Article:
Yesterday, I called the SPD, to ask about de-escalation training. And unlearning racism seminars/classes for their officers. I talked to a civilian aide, in their community relations dept, who gave me a bunch of other names to call. When I told her that my friends and I don’t feel safe calling the police, she didn’t believe me. I decided to make it more clear.
This was the script I wrote, for my phone call:
My name is Alisa Starr. I live in the East side of Seattle. I’m calling you because I woke up yesterday thinking I need to make an alternate plan to calling the police.
I have several friends, making lists of other people/companies to call rather than the police. Your organization is losing public faith.
I thought about what you could do to restore my faith, and I thought if you’re giving your patrol staff de-escalation training, and unteaching them racial bias, that would help us believe that you care about public safety.
And there are several institutions that can unteach racial bias: Undoing Racism: The People’s Institute for Survival and Beyond is a nationally recognized institution, which often does workshops in the Seattle area. So is The Anti-Racist Alliance.
Will you be calling them to do training for your patrol staff?
I started with Tricia Collin, the Admin Assist to the Deputy Chief: Carmen Best. She said much the same thing that yesterday’s admin said, when I called.
“Our police force goes through de-escalation training, every year. And they go through unlearning racism training, every year. We can’t change the schedule, to put any of our force through the training earlier.” When I said “OK, so you’re not doing anything to make me feel safer calling the police?”
She said “I can’t help how you feel.”
So, at the end of the day, they’re not going to do anything. A community meeting live-televised by our new mayor, Nikkita Oliver, listed things that are going into place in the next 2 years. But the immediate fear in the community, of the police is not something the SPD is currently addressing. Even through lip service.
At the close of that community meeting, Nikkita Oliver gave me the closure and compassion I was looking for from the police.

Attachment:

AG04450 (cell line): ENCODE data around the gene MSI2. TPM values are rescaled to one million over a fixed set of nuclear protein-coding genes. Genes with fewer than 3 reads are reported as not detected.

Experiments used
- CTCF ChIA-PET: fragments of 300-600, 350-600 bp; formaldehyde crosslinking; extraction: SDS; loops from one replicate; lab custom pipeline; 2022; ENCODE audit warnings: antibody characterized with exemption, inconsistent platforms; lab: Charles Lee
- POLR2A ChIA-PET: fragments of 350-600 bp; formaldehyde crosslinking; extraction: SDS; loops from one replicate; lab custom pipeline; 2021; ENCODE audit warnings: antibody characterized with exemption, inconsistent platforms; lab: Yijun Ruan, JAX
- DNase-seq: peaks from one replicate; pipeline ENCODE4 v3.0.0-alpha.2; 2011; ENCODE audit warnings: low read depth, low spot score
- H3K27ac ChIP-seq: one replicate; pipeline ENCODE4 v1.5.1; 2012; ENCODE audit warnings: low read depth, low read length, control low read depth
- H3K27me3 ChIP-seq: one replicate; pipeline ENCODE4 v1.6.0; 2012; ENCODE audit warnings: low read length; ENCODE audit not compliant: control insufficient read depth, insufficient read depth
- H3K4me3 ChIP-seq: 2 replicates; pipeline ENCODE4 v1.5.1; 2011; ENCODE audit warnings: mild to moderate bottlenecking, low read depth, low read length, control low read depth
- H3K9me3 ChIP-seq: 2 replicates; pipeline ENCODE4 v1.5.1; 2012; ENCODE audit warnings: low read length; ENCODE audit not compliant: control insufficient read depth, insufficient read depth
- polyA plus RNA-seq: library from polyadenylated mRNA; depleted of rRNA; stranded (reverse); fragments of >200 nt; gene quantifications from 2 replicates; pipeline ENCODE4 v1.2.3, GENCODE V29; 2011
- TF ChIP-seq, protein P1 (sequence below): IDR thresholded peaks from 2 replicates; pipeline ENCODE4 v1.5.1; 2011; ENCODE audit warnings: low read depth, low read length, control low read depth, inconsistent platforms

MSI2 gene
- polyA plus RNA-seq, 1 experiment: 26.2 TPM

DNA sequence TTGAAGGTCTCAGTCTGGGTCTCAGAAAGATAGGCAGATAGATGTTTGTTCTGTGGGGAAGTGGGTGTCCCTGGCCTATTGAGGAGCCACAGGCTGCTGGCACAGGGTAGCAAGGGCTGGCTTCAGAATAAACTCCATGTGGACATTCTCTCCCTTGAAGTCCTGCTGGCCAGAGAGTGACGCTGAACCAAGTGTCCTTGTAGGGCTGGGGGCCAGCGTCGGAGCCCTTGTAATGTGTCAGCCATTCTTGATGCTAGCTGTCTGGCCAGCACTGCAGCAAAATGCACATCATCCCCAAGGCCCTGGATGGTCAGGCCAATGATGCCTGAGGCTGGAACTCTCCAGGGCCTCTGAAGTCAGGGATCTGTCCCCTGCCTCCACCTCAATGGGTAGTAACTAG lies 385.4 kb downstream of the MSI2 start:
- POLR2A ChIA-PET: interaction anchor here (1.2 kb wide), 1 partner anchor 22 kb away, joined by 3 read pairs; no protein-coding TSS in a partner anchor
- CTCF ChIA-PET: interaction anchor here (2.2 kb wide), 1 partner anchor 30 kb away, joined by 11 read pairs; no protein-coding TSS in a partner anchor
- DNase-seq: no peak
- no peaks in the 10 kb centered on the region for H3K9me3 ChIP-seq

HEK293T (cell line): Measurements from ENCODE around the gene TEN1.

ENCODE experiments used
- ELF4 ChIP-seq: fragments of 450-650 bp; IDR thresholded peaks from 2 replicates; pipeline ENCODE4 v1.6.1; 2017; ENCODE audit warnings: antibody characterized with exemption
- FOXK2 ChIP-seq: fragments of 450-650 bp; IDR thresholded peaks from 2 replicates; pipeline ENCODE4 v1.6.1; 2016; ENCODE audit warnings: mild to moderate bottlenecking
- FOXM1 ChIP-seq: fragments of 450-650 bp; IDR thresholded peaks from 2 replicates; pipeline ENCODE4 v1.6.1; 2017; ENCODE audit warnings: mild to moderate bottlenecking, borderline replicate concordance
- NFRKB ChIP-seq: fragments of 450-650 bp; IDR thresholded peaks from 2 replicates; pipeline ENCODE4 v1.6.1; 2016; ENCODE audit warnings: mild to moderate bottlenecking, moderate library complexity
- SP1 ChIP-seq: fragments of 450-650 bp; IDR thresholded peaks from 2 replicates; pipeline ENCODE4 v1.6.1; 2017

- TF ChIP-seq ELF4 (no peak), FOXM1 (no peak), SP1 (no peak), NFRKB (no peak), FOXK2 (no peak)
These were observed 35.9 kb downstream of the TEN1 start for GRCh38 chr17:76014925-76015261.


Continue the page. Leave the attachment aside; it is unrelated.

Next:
Her voice cracked with tears as she said: “I think it’s real to say ‘We can’t offer your community a practical solution for safety right now.’ I think we would accept that as an honest answer. That there are a lot of things are going into place, to transform the culture of policing, BUT,it’s not transformed yet. And your babies might not be safe. And I think what we never hear is that acknowledgement that our communities are not safe. And there may not be a practical answer for it tomorrow. I think I would rather hear that than hear the list again, than the list of reforms coming again; which we’re incredibly grateful for!
I think I would rather hear that, ‘We’re in an unsafe position right now. And we’re in that with you.’’
I love how radically thinking Nikkita is. She just wants our community leaders to be honest. And she’s right. Honesty heals.
I know, as a white person, that my faith in the police has outlasted those of my peers. My best friend looked at me funny, when we were discussing home protection once. “I hide weapons through-out my house.” She assured me. “I don’t call the police. Do you?” She seemed puzzled. I grew up middle class.
When I waS 13. I was molested. A police officer came to my house and asked me horrible questions, and then the man who molested me went to jail for a few months. It was as nice as that sort of thing gets. And it made me feel like justice was a thing.
When I was 22, San Jose PD ran over my boyfriend with their car. His arm was broken, and it scared the shit out of me. That’s when I realized that I had some privilege protecting me. But my magical bubble of white skin didn’t extend to those I loved.
My BFF and I have continued to talk about our expectations of what the police do. I started keeping track of all of the Black Death the police have wrought. I found the graph below at mappingpoliceviolence.org. There is a current database of people killed by law enforcement officers at killedbypolice.net.
There is no federal database of people who die by police hands. There was no way to track it. The killedbypolice.net is a volunteer organization, which started in May, 2013. These are the only stats we have. And they show us that people of color in America are in danger.
#PhilandroCastile, #TrayvonMartin, #DontreHamilton, #EricGarner, #JohnCrawfordthe3rd, #EzellFord #DanteParker, #TanishaAnderson, #AkaiGurley, #TamirRice, #RumainBrisbon, #JarameReid, #TonyRobinson, #PhillipWhite, #EricHarris, #WalterScott,
#FreddieGray, #AkielDenins, #GregoryGunn, #SamuelDubose, #BrendonGlenn, #FreddieGray, #NatashaMcKenna, #WalterScott, #ChristianTaylor, #LaquanMcDonald, #YvetteSmith, #JamarClark, #RekiaBoyd, #ShereeseFrancis, #RamarleyGraham, #SandraBland
This isn’t all of it. This isn’t even close. But, I wanted to #sayhisname, I wanted to #Sayhername. I wanted to honor some of the people who have died because violence and racism are alive and well in America’s police departments.
Seattle is the most progressive city I’ve ever lived in, and we live in a racially charged time. There are community meetings and angry marches and concerned citizens from all over Seattle who want to change this. I feel lucky, because our next Mayor is a Nikkita Oliver: a black, queer woman, who spearheaded this search for safety. And acknowledged that these answers are not easy or immediate.
I’m going to keep pushing for answers. For reform. For my faith to return to the SPD. I’d like to see People of Color safe, in America, in my lifetime. I hope it can happen here.